Professional hitters in Peoria
There are certain terms used by baseball people I love. They are simple, yet say so much.
The first is when someone is called a “real baseball player.” It’s a true compliment, reserved for a player who plays the game the right way, understands the nuances of the game, does the little things, plays all-out. I think you get the picture. There might be an underlying inference that players who are “real baseball players” don’t have the biggest tools in the world. They may not have the tremendous raw power, blazing speed or rocket arm — for these guys, the sum is greater than each of the parts (or something like that). It’s not mutually exclusive. You’ll occasionally get a toolsy “baseball player” and they invariably will be superstars. But a “real baseball player” is kind of the baseball equivalent of a gym rat in basketball.
Another term is “professional hitter.” Again, there’s an undercurrent of a negative of sorts. A “professional hitter” might not be the most athletic guy in the world, but he can really swing the bat. He often might fit the “bad body, good bat” description. Think Matt Stairs, perhaps the quintessential professional hitter. Dave Magadan is another good example from the past. Greg Dobbs might be a member of this club now.
This is the term that I couldn’t help but think of when I was looking at the box score for the Peoria Javelinas from Monday’s game. Now, there are a lot of very good hitters in the AFL — they are scoring 13 runs per game thus far and there are two teams hitting well over .300. Peoria isn’t one of them, though the Javs are hitting .294.
It’s more the profile of a few hitters on that team that struck me as potential “professional hitter” types. Now, some might be more than that when all is said and done. Just because they fit the “bad body, good bat” description right now, they could be such a good hitter that they surpass the expectations for a professional hitter. If a guy becomes an every-day player, hitting in the middle of a lineup and competing for batting or RBI titles, then they kind of move past that label.
That being said, there are several guys on Peoria’s roster who could qualify as, at the very least, PFPs. That’s Professional Hitter Prospects. Understanding that they could evolve into more than that, here are the candidates:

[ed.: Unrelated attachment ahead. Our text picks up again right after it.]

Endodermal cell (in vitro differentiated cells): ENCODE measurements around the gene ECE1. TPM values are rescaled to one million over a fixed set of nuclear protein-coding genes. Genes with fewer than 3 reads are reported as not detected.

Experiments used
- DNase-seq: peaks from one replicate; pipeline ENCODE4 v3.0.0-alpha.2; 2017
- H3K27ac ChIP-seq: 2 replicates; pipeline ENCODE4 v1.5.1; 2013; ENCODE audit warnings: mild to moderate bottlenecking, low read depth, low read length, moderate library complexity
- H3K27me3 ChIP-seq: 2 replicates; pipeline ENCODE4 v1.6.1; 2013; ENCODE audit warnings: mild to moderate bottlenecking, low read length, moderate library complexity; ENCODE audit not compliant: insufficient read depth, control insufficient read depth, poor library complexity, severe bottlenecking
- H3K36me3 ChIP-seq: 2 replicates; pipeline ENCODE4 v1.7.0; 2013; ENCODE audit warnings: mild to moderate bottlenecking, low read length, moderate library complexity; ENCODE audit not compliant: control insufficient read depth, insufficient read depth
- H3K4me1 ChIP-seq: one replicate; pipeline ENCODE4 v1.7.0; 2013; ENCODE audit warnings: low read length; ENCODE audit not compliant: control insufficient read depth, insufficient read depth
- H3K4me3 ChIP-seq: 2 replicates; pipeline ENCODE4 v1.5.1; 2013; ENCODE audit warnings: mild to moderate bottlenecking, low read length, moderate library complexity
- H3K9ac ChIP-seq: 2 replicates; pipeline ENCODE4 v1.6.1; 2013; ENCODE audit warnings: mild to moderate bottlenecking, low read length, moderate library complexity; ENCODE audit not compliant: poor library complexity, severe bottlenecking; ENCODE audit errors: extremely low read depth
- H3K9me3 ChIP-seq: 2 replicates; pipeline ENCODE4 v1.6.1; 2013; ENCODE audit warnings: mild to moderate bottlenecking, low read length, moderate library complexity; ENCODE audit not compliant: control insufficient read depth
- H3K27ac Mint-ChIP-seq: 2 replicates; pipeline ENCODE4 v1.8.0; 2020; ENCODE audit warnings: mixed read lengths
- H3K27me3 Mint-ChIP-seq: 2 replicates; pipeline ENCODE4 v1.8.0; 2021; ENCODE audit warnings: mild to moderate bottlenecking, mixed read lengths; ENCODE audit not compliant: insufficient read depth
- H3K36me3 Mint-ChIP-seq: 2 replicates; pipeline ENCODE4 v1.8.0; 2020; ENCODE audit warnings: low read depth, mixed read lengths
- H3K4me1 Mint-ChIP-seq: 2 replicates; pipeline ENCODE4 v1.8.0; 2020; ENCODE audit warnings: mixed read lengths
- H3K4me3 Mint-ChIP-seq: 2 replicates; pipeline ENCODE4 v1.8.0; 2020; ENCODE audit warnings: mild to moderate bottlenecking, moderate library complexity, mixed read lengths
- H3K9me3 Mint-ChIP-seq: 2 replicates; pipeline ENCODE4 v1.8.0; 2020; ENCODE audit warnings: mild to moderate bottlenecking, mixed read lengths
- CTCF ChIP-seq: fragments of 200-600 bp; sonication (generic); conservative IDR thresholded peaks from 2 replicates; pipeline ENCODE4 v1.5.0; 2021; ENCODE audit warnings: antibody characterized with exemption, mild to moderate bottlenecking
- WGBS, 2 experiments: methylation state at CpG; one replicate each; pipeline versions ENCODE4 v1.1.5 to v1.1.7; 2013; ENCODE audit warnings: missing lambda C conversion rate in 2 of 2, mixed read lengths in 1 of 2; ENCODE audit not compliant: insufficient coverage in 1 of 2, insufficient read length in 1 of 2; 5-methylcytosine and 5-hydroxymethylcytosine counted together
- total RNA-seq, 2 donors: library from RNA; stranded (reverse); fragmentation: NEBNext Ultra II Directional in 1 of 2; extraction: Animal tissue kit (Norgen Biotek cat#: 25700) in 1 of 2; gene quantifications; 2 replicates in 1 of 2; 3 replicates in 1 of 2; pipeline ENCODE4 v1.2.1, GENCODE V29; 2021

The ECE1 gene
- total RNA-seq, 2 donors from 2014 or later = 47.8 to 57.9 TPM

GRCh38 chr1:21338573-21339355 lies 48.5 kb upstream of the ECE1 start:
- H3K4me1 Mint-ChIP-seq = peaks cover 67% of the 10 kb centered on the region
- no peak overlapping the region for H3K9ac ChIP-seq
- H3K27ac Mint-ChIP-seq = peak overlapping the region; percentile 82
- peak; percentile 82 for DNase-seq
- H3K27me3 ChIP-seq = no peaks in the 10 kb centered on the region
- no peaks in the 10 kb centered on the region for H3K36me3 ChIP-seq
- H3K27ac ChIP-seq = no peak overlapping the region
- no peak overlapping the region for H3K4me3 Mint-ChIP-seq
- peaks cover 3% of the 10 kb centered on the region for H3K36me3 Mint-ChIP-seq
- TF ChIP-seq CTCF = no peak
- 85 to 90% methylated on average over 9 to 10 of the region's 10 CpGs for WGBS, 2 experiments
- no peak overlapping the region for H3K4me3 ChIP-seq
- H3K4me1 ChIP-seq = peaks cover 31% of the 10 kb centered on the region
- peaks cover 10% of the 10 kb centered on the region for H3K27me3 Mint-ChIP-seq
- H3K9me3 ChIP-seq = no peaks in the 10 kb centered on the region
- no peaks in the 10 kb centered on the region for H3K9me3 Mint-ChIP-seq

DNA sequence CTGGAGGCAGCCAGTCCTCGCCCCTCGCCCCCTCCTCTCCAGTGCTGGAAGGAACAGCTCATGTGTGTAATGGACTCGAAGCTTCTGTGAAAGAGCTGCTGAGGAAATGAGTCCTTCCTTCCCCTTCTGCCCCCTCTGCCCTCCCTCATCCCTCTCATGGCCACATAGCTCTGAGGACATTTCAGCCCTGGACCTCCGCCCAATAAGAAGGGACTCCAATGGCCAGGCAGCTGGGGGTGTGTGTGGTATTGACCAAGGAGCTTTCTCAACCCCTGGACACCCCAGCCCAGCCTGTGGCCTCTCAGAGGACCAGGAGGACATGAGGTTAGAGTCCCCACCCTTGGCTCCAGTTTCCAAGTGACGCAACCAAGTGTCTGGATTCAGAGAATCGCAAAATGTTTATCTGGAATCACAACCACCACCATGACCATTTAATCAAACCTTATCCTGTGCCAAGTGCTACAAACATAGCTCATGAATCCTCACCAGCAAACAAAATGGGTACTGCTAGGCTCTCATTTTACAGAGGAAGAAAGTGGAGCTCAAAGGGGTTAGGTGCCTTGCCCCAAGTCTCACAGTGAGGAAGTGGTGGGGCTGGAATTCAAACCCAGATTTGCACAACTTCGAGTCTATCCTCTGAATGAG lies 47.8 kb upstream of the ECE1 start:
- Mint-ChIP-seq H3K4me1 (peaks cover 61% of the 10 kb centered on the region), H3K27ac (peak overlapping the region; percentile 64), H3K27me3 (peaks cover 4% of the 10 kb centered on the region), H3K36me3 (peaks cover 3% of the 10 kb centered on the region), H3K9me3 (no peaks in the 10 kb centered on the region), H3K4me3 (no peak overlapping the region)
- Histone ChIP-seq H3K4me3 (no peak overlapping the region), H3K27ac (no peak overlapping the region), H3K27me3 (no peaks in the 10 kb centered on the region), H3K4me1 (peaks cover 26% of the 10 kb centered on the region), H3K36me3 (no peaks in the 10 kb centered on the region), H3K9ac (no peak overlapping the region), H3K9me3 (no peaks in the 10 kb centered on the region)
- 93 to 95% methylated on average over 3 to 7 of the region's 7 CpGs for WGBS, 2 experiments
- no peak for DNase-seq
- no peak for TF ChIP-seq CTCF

Matt Adams, 1B, Cardinals: There’s no question this guy can hit. He’s got a career line of .316/.365/.552 and hit .300 with 32 homers and 101 RBIs in the Texas League in 2011. At 6-foot-3, 230 pounds, he’s only been a first baseman in his career. If that Pujols guy doesn’t stay in St. Louis, Adams could stay at first. If Pujols returns — and I think he will — the Cardinals think Adams might be more athletic than people give him credit for and that he could be OK in an outfield corner. We’ll see on that, but that bat should be in the St. Louis lineup soon.
Jedd Gyorko, 3B, Padres: Gyorko slipped into the second round probably because of his size (5-10, 195 pounds) and the fact that because of his size, he didn’t “profile” at a given position. The Padres nabbed him in the second round (they love professional hitters) and he’s been just fine at third base, thank you very much. He also made it to Double-A in his first full season and helped San Antonio win the Texas League championship. Oh, and he hit a combined .333/.400/.552 in 2011, with 25 homers and 114 RBIs, so it might be a mistake to typecast him just yet.
Jaff Decker, OF, Padres: He’s another one who scouts weren’t sure what to do with when he was coming out of the Arizona high school ranks in 2008 (He’s 5-10, 190 pounds). The Padres took him in the supplemental first round in 2008 and when he hit .299/.442/.514 in his first full season (Fort Wayne won a title), it looked like it was a good call. Decker’s struggled a bit since then, with injuries in 2010 and last year with making consistent contact, but he’s got some considerable skills. He still drew over 100 walks in 2011 while hitting 19 homers and driving in 92 runs, all while playing in the Texas League at age 21. Sure, he struck out 142 times, but he’s young and has such tremendous plate discipline that he shouldn’t be dismissed. A .273/.411/.475 career line at his age and level is not too shabby.
Logan Schafer, OF, Brewers: He might be a bit more athletic — 33 steals in the last two seasons — than some others, but his skill set at the plate seems to fit. He, too, has had some injury issues, missing nearly all of 2010 and playing in just 99 games this past season, but when he’s on the field, he hits, as his .301 career average states. He’s got a .363 OBP, too, yet has slugged just .427, perhaps putting him more in the Dave Magadan division of professional hitters.